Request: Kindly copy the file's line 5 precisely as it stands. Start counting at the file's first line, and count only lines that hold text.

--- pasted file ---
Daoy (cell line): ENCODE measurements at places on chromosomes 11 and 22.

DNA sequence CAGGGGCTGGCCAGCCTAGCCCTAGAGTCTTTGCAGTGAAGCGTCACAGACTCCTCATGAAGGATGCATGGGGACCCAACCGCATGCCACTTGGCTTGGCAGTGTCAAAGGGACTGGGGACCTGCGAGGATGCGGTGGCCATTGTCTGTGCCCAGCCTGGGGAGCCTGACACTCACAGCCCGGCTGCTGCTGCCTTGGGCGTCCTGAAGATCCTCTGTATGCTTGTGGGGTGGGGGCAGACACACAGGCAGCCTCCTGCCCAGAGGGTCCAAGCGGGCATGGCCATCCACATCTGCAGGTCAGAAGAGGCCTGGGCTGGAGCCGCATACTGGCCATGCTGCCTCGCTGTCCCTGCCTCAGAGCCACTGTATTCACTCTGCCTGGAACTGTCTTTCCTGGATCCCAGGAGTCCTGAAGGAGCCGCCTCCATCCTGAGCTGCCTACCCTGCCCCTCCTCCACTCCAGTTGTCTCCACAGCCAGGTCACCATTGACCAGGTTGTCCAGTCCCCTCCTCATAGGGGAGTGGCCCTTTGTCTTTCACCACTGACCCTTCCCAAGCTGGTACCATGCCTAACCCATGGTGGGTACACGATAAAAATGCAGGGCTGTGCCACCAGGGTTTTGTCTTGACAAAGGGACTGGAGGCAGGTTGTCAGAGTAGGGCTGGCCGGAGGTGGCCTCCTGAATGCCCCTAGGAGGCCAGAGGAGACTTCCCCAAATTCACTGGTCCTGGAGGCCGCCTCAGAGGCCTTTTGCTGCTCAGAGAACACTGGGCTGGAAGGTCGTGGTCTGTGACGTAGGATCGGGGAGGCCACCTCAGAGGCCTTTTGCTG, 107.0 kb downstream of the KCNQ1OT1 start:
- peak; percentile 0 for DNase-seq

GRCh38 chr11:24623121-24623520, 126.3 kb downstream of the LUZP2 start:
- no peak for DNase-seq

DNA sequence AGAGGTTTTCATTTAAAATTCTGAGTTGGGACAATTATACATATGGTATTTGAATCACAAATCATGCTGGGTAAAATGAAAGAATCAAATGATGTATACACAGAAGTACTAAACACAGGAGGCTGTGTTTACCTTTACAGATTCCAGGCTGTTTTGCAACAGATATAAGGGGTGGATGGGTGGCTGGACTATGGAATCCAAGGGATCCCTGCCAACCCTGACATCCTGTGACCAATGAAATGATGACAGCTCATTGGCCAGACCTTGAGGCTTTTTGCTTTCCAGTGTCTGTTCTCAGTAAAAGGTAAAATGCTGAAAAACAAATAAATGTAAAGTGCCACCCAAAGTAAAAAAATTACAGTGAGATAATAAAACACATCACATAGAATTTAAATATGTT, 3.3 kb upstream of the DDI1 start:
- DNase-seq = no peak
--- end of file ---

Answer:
- no peak for DNase-seq